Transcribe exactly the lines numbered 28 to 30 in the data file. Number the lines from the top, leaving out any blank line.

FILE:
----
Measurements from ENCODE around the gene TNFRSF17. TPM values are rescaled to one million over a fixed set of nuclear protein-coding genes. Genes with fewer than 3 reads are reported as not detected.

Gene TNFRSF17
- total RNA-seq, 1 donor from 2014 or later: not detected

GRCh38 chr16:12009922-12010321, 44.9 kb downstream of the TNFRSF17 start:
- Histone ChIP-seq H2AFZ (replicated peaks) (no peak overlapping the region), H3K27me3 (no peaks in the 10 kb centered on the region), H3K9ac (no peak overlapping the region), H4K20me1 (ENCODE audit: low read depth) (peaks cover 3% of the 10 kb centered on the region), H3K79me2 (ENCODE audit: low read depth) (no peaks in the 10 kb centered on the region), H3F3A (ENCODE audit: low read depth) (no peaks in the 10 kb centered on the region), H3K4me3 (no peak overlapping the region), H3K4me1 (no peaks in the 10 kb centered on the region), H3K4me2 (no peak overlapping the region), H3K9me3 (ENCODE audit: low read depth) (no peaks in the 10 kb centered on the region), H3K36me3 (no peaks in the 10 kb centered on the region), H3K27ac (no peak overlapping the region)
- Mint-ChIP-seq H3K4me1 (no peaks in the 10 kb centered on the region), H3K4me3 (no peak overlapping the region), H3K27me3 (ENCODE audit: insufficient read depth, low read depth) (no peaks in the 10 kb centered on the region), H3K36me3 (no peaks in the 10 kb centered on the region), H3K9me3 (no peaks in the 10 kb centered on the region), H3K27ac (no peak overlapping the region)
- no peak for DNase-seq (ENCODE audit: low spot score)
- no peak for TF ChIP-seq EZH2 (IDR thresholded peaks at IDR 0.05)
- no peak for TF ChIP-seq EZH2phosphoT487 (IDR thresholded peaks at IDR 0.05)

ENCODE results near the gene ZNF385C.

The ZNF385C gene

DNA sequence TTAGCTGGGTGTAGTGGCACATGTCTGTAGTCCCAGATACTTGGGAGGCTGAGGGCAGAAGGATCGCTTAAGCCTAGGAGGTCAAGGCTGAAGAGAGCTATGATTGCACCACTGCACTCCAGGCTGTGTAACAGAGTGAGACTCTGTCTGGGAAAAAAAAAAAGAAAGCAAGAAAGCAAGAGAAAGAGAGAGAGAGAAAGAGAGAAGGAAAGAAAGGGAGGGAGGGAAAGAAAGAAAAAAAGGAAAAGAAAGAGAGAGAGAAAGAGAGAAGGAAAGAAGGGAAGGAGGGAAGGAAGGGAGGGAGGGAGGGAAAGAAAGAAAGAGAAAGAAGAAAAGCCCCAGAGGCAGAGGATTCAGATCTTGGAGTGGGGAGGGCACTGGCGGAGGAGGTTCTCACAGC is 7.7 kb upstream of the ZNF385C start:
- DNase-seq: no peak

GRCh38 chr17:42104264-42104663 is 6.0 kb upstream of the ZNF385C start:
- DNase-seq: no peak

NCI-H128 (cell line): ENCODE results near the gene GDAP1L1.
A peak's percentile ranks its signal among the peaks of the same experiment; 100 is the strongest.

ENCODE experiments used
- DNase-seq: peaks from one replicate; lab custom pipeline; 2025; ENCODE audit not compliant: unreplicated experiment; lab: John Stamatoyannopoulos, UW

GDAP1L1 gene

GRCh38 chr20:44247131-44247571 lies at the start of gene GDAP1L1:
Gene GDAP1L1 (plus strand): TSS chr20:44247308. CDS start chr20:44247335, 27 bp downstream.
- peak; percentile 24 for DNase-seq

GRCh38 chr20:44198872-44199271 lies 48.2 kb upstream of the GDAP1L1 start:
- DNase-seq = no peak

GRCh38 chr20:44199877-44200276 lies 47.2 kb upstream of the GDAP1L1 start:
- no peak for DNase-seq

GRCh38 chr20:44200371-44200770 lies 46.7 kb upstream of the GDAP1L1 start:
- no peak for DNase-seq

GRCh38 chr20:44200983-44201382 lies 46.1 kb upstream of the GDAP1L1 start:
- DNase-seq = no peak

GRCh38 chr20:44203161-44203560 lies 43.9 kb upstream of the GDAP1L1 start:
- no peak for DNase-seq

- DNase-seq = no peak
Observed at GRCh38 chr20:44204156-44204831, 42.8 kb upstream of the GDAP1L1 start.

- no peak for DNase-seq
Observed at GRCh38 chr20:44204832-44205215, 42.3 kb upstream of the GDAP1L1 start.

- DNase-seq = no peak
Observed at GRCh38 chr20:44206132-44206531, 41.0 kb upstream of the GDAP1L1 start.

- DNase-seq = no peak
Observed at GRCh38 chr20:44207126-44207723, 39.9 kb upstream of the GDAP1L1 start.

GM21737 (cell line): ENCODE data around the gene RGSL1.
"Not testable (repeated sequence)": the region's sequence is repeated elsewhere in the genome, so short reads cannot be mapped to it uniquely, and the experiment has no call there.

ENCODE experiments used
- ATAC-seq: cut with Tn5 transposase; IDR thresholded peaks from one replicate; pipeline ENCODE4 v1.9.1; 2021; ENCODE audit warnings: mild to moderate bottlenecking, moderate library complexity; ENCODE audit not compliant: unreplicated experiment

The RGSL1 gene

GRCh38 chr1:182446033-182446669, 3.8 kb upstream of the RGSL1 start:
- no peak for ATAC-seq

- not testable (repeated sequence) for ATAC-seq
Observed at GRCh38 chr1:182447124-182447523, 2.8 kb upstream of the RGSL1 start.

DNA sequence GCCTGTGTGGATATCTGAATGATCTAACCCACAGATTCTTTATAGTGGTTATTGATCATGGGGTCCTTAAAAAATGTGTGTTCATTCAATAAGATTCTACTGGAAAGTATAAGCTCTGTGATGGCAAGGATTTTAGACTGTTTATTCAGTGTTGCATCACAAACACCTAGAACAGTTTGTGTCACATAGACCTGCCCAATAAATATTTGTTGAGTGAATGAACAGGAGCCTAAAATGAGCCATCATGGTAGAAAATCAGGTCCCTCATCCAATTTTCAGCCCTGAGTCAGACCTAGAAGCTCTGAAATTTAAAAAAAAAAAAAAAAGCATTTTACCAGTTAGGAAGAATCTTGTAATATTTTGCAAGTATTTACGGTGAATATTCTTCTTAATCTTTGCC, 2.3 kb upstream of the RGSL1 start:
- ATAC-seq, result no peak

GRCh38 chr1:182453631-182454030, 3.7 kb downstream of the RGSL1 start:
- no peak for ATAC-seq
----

GRCh38 chr20:44200371-44200770 lies 46.7 kb upstream of the GDAP1L1 start:
- no peak for DNase-seq

GRCh38 chr20:44200983-44201382 lies 46.1 kb upstream of the GDAP1L1 start: